On Friday, the U.S. Senate shelved a final vote on the $410 billion spending bill that would fund the federal government through the current fiscal year.  Senators from both parties have expressed reservations over the more than 8,000 localized spending projects, called earmarks, which total more than $7 billion. 

Congress will continue debate Monday over the federal spending bill, which a handful of Republicans and Democrats are criticizing for being loaded down with earmarks, or special projects legislators use to funnel money to their constituents. 

Congress did not pass the legislation last year under threat of a veto from then-President George Bush.  Now some question whether President Barack Obama is breaking his campaign pledge to scour the budget line by line for wasteful spending.

Republican Senator John McCain, who is well known for deriding earmarks as "pork barrel spending," told Fox News the president should scrap the bill entirely.

"But the fact is, they are unneeded, unwanted, unnecessary and it is not last year's business," said John McCain. "It is money that is going to be spent as soon as the president signs the bill, and he should not sign it, he should veto it and send it right back."

McCain acknowledges that earmark spending is a bipartisan problem; about 40 percent of the earmarks came from fellow Republicans.  One such Republican is Senator Richard Shelby of Alabama who says the inclusion of earmarks should not impede funding the government.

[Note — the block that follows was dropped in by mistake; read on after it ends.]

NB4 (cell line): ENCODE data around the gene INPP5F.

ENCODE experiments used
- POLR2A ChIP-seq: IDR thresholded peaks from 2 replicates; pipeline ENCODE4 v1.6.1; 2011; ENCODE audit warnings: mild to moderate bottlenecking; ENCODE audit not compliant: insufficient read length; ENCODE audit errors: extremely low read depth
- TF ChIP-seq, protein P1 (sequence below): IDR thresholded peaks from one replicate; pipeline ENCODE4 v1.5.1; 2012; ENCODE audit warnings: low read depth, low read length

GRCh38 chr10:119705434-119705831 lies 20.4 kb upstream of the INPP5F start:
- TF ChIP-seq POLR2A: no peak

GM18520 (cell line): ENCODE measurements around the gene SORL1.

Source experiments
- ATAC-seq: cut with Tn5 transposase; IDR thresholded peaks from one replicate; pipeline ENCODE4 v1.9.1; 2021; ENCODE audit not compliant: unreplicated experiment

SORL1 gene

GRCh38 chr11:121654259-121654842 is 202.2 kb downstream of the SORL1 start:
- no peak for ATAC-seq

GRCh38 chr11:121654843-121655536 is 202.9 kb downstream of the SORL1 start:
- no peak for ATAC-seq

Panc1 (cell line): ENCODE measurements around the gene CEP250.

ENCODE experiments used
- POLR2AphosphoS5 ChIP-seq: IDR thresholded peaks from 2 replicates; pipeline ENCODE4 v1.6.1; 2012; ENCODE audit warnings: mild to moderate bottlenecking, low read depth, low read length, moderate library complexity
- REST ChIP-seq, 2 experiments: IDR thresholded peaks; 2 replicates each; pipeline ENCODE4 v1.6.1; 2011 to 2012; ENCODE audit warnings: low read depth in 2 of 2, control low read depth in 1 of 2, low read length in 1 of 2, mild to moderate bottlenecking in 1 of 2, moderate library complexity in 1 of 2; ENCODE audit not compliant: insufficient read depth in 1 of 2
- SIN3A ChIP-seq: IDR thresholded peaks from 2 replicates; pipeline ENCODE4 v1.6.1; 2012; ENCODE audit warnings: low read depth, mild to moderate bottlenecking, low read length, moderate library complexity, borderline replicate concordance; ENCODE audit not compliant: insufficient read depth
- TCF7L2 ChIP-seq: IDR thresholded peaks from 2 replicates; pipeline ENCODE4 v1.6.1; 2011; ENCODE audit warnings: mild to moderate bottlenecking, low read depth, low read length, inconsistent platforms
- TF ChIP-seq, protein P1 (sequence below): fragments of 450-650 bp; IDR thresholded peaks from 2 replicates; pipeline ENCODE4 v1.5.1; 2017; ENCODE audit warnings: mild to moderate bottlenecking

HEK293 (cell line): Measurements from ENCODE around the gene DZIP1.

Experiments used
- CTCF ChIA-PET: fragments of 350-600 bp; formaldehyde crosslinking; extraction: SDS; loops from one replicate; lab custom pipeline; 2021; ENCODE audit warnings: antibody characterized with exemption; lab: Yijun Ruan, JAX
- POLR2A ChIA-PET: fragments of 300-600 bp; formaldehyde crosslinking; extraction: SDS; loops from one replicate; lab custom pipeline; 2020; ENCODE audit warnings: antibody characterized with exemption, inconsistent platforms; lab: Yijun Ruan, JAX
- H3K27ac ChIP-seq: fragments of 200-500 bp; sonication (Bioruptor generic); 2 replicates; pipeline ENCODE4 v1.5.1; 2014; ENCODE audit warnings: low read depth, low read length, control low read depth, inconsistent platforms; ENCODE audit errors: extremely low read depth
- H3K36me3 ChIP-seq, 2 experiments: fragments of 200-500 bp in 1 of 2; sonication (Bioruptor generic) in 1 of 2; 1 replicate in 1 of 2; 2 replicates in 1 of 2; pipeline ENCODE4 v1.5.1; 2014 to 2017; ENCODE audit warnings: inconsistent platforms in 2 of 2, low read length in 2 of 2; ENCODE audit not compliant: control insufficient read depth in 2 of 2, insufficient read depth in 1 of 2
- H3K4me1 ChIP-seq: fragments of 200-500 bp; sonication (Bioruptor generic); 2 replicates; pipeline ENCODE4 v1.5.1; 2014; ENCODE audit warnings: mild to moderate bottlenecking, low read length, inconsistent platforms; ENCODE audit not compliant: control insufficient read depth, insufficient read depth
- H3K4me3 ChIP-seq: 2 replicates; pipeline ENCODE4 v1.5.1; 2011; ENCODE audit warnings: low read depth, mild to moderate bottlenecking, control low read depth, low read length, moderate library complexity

"A lot of people voted for a stimulus bill, a TARP [Troubled Assets Relief Program], that is $1.5 trillion," said Richard Shelby. "Now they say, 'Oh, we better not vote for a $400-billion bill to fund the government.'  I think we ought to fund the government and move on."

Another Republican, Senator Lindsey Graham, who inserted 37 earmarks for South Carolina, defended the process for funneling revenue to his home state.

"I think I should have the ability as a United States Senator to direct money back to my state as long it is transparent and it makes sense," said Lindsey Graham.

In total, earmarks represent less than two percent of the federal spending bill.  Graham and other senators say they expect the bill to pass later this week.